I had high hopes to use technology for grading purposes with the main goal of providing timely feedback to my students. I prepared and planned to use Gradeable, an online service that promised to take scans of my student work, read them, and then allow me to grade them online in my browser. In my opinion, It is just not ready for prime time. At least for me. I scanned and uploaded over 300 papers and they could not be read by the Gradeable system. I had some discussions with their support but the fact was is that I was spending way too much time re-scanning and uploading than grading my student’s papers. Just not acceptable. Really could not wait around for the troubleshooting to take place. I needed to be in control so instituted plan B.
I took the scans and used an existing app I have on my Mac, PDFpenPro, and started marking up notes on the scans. Took me awhile to get into the groove but eventually this last weekend, I got them all graded with feedback. No grades were put on them. Grades were uploaded, along with the pdf of the quiz as evidence, into ActiveGrade for students to look at later today during class.
The important thing was yesterday during the beginning of class when I passed out their commented-on quizzes. Dialog between students went something like this:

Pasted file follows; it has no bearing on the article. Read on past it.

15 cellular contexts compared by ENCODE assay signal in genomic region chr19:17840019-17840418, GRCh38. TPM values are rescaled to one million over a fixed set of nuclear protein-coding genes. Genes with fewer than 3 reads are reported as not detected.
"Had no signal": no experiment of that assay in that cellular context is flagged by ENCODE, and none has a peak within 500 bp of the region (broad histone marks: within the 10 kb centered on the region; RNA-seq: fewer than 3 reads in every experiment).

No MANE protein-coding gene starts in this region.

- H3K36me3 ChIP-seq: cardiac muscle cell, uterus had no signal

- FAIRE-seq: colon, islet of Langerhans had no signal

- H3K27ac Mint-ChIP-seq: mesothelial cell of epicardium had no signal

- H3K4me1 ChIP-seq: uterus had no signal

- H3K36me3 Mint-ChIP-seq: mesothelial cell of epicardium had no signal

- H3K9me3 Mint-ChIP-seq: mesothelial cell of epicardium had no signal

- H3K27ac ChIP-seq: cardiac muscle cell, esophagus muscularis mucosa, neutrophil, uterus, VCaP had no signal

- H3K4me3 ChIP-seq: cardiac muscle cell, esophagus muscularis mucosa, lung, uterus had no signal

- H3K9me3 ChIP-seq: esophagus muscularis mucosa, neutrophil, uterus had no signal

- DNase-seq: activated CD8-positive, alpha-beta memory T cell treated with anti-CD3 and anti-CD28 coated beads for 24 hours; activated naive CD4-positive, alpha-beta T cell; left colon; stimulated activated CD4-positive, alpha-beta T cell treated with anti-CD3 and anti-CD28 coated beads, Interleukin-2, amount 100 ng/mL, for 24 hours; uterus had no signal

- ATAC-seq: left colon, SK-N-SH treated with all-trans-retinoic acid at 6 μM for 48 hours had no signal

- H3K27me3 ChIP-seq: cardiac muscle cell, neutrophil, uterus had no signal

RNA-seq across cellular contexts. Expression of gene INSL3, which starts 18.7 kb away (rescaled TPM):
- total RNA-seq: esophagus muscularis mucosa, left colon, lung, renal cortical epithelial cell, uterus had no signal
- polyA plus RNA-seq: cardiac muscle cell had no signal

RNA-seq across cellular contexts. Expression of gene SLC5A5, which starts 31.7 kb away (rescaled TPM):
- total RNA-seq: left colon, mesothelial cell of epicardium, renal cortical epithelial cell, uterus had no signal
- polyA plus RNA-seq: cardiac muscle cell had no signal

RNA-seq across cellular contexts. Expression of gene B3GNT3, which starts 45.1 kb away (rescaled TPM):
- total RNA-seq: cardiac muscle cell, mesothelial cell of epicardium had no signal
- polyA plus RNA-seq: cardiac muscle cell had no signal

“Oh wow, I knew I should have done that!”
“I thought I was suppose to……What did you do on yours?” Reply by student –“Let me show you how to do this” and proceeded to teach that student the particular skill.
“What did you do on yours?”
“Why did you that on number 3?”
“What’s my grade Mr. Rajewich? I don’t see my grade” – I just ignored this question.
To me it was music to my ears for those 5-7 minutes they were looking at their papers while I was mingling among the groups of students. This is what I hoped for.
I did not actually put a grade on the paper but put comments on those incorrect questions and left it to them to read and discuss among themselves. Very cool. I am happy with the start here. I am sure there is going to be some adaptation to this but a good start for now. Sorry Gradeable, but you need to work out the bugs. We’ll get together next year.
While discussion was going on among the students I got the great idea to put up the rubric on how I scored their paper and have them score their work. I then presented to the class the scoring rubric that they received on the first day. I went through each of the areas of scoring and we discussed the differences between them. I then asked the students to grade their papers and mark it on them. This turned into a winner. They actually had to grade their own paper based on my Rubric.
Today, we went into the computer lab to get them logged into ActiveGrade for the first time. They brought their quiz papers in and after getting them logged in, they took a look at their actual grades and compared with their own grading. Turned out pretty well.
I think this is good for a first blog post for the week. I’m a rookie at this. It is not easy for me to take this time to write something that happened in my week and I have done it. Hopefully I can keep it up. See you next week.